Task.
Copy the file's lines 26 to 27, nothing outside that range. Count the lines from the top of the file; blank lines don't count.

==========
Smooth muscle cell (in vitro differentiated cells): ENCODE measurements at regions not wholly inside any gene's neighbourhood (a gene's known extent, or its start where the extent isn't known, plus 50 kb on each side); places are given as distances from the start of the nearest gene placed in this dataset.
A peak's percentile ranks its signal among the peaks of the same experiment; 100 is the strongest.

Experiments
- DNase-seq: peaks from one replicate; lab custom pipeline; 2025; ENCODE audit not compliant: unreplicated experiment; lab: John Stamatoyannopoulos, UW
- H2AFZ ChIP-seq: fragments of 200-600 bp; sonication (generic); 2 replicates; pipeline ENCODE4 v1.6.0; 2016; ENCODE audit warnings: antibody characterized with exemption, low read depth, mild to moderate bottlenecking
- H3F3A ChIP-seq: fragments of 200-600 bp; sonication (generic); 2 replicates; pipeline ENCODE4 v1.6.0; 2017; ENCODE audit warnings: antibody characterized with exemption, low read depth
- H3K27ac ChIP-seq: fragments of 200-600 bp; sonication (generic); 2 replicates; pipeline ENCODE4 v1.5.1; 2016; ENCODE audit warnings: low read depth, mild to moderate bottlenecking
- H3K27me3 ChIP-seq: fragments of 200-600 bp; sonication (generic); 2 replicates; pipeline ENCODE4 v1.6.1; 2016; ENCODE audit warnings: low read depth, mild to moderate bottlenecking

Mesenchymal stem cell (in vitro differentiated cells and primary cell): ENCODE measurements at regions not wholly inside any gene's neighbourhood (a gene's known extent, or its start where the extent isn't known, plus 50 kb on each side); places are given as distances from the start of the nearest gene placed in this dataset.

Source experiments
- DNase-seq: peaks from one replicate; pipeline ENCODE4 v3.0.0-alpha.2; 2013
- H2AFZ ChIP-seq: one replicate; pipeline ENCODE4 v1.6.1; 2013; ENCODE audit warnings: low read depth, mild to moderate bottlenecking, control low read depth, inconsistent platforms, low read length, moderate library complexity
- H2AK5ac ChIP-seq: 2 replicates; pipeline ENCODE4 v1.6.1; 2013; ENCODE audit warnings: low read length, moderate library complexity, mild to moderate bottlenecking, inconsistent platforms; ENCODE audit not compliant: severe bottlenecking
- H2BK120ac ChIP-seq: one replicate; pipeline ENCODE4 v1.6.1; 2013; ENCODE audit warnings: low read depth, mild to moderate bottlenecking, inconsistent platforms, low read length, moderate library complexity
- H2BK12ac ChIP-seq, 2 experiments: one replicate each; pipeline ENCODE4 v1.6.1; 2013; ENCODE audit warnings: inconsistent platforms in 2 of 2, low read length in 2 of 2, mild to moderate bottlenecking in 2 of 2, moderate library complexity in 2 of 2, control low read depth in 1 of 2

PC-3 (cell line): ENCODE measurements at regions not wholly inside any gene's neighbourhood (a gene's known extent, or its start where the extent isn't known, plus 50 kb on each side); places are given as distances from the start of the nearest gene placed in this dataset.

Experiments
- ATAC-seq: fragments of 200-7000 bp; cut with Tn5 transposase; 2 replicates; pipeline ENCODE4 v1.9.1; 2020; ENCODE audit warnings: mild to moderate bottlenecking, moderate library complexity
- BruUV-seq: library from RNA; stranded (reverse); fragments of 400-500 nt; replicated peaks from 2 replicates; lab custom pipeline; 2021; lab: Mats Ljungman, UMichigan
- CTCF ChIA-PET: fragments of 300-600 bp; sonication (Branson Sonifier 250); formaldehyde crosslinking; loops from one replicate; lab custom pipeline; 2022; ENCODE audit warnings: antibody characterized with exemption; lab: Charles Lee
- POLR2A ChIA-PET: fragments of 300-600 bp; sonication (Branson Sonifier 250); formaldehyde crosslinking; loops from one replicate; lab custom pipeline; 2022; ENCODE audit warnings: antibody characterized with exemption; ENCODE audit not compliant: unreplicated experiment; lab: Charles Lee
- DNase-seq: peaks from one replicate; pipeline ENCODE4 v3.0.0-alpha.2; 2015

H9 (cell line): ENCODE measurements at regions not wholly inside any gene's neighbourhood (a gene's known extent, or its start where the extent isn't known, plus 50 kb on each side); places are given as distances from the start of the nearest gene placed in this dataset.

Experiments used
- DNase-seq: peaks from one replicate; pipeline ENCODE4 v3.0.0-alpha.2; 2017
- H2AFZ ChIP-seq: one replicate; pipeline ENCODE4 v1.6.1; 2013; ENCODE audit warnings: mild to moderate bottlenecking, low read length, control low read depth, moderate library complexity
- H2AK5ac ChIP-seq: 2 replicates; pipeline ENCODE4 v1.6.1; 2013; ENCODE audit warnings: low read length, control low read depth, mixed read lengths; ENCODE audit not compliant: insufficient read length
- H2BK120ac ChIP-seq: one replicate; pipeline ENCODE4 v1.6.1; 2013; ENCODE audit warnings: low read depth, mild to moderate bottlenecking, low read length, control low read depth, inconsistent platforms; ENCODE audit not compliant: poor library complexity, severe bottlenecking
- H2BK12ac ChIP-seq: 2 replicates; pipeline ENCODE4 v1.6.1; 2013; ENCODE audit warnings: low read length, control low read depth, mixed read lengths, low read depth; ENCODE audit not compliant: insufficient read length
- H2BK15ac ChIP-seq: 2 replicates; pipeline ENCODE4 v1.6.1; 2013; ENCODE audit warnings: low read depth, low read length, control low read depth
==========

- H2AFZ ChIP-seq: one replicate; pipeline ENCODE4 v1.6.1; 2013; ENCODE audit warnings: mild to moderate bottlenecking, low read length, control low read depth, moderate library complexity
- H2AK5ac ChIP-seq: 2 replicates; pipeline ENCODE4 v1.6.1; 2013; ENCODE audit warnings: low read length, control low read depth, mixed read lengths; ENCODE audit not compliant: insufficient read length